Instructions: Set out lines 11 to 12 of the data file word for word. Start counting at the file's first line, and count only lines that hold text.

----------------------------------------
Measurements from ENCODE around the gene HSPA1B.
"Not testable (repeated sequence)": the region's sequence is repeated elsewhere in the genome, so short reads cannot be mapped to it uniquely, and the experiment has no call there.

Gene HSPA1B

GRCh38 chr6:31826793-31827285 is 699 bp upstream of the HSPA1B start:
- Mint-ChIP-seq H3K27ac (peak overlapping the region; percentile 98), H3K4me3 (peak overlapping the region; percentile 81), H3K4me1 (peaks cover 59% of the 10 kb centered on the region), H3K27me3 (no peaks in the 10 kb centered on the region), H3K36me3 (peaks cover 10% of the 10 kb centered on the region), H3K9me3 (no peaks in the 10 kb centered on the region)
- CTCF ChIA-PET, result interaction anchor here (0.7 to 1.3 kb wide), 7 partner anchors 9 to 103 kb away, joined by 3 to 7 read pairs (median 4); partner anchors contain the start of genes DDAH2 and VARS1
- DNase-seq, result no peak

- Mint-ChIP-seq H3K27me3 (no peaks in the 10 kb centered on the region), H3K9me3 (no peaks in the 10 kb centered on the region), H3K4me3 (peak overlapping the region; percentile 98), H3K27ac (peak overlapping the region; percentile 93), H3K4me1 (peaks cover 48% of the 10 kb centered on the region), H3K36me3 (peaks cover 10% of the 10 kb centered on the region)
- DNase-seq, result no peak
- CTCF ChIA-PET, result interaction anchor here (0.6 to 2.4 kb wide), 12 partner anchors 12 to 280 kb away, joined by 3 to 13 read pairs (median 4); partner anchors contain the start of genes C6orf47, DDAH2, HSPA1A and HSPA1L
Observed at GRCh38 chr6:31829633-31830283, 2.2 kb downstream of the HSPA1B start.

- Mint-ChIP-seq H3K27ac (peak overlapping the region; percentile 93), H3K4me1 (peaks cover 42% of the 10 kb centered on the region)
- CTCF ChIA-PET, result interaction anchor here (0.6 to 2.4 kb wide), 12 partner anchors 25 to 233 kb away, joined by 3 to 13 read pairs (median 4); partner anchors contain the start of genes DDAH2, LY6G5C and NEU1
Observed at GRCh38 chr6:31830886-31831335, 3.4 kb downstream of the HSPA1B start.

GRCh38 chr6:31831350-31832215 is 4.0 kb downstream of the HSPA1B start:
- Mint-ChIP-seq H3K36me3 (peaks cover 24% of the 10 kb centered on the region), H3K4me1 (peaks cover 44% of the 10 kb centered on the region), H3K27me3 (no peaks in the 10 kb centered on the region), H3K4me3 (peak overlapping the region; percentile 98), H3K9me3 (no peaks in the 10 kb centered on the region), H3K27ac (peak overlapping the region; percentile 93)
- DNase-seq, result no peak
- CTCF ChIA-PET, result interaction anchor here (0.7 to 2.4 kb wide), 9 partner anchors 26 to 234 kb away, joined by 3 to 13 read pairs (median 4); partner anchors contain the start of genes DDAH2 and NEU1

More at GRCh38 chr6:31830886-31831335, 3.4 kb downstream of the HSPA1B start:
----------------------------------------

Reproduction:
Observed at GRCh38 chr6:31829633-31830283, 2.2 kb downstream of the HSPA1B start.

- Mint-ChIP-seq H3K27ac (peak overlapping the region; percentile 93), H3K4me1 (peaks cover 42% of the 10 kb centered on the region)